In a first for London, heat pumps that use water from the aquifer deep underground are keeping 2,000 Southwark homes warm. The heat pumps – which replaced gas boilers in a council retrofit project – extract naturally warm water from London’s aquifer. The low-carbon tech then uses the water’s heat energy to warm the homes and provide them with hot water, while helping the borough meet Net Zero.
Cllr James McAsh, Cabinet Member for the Climate Emergency and Sustainable Development, says: “Climate Change is a top priority for Southwark, and greening our homes and buildings is a crucial part of tackling that, as residential buildings make up nearly 30% of our borough’s emissions.
“It is great to celebrate some of the successes we’ve had on carbon-saving projects, and share what we’ve learnt on this innovative project that was the first of its kind in London. These new estate-wide heat pumps will deliver a win-win for residents, keeping their homes warm whilst generating renewable energy and preventing thousands of tonnes of carbon dioxide from being emitted.”
Cllr Darren Merrill, Cabinet Member for Council Homes and Homelessness, adds: “Right across the council we are working to tackle the climate emergency. These works have helped to improve the quality of housing for our residents whilst also helping us meet our ambitions for a healthier environment.”
Of the borough’s carbon emissions, 75% come from buildings. Southwark’s climate strategy and action plan identified greening our homes and buildings as a top priority, as did our citizens’ jury on climate change. The council also wants to decarbonise its operations, including heating and power, improve air quality, and end its reliance on natural gas.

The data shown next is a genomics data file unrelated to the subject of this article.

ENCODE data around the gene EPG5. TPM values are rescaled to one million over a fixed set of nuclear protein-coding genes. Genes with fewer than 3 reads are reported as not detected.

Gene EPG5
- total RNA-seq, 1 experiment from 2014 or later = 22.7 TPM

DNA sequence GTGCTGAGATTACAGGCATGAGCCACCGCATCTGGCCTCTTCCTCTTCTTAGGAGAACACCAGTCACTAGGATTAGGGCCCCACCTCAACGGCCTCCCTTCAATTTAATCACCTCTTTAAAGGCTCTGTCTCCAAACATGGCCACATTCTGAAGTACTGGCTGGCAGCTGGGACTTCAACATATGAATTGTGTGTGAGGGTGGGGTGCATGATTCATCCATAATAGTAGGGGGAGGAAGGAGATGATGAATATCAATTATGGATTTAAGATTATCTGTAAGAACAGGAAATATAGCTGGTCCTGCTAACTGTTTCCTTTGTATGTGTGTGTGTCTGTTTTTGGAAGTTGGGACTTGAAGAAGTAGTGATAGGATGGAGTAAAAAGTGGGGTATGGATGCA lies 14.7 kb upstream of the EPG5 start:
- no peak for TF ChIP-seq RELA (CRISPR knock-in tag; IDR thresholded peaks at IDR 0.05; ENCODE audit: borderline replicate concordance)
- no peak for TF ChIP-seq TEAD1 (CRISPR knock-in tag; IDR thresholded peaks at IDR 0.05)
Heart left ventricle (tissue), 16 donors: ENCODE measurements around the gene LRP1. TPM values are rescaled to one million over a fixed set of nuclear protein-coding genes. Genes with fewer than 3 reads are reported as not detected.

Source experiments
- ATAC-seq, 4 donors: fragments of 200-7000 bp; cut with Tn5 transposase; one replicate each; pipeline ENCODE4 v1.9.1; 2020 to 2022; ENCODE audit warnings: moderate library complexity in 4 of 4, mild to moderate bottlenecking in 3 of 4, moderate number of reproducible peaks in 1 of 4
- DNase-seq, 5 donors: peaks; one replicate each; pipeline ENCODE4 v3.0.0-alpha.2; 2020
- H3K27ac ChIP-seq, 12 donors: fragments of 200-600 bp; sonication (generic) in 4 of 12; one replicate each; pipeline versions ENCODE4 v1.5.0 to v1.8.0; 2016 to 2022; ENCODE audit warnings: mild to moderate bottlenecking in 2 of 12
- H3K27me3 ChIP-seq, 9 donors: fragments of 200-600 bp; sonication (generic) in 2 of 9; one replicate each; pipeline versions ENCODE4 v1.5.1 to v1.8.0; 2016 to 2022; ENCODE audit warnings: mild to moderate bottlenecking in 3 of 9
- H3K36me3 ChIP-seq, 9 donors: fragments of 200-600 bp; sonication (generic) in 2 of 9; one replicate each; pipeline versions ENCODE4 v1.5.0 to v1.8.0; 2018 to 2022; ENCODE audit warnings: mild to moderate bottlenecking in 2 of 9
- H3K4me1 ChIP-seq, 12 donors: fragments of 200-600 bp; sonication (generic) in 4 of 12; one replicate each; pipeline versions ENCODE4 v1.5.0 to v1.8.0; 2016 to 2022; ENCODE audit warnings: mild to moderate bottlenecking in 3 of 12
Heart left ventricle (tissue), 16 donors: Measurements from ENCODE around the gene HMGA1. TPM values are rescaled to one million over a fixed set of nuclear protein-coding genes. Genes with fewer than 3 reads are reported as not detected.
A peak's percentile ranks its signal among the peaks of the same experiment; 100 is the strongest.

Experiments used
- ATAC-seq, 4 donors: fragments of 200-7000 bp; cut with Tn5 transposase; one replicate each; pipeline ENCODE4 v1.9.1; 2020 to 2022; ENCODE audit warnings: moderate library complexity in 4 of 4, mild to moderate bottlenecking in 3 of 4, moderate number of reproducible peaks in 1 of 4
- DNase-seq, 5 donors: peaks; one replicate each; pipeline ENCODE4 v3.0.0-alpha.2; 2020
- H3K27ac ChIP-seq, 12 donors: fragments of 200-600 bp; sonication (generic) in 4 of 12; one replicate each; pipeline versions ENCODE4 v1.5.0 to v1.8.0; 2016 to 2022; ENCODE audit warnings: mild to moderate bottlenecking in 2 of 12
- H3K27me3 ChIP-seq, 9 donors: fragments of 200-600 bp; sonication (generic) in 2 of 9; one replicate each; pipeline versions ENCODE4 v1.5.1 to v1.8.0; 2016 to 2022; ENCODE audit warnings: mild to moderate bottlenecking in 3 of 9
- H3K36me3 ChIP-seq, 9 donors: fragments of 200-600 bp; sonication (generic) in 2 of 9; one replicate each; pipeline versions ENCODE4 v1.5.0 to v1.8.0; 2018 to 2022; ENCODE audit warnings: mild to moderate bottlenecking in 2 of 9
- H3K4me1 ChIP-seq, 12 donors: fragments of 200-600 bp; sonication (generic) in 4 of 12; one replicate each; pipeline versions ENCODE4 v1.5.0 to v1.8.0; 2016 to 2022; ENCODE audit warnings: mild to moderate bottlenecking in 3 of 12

The new heat pumps serve 2,175 homes across three Southwark estates: Consort, Newington, and Wyndham. We installed the heat pumps as a retrofit upgrade to the estates’ existing heat networks, which used to be powered by gas boilers.
Studies showed that the locations we chose had the correct conditions to use heat energy from the underground aquifer.
How the heat pumps work
- extracts naturally warm water from 120-metre deep boreholes
- circulates the water around the heat pump, using its energy to provide residents with reliable low-carbon space heating and hot water
- returns the same water back into the ground at a cooler temperature
For more detail, watch this three-minute animation on how the heat pumps work.
We developed the concept for this project in early 2019 before we undertook a full feasibility study across the summer and autumn of that same year. In late 2020 we began construction after undertaking consultation and procurement exercises.
We carried out most of the works at the same time on all three estates. This meant multiple teams could be working at once, helping us stick to our tight timeline. But we had to phase the drilling of the boreholes because we only had access to one drill rig. As the rig finished at one site, we moved it to the next.
Two years after starting construction, we have now installed and commissioned the systems at all three estates. We are now beginning a 12-month ‘defects liability period’ – where the contractor is still responsible for the installation – which will include a lot of detailed monitoring.
The project team consisted of council officers working in finance, engineering, and housing, as well as several councillors. The engineering team led the initiative, with colleagues from other teams joining at relevant points.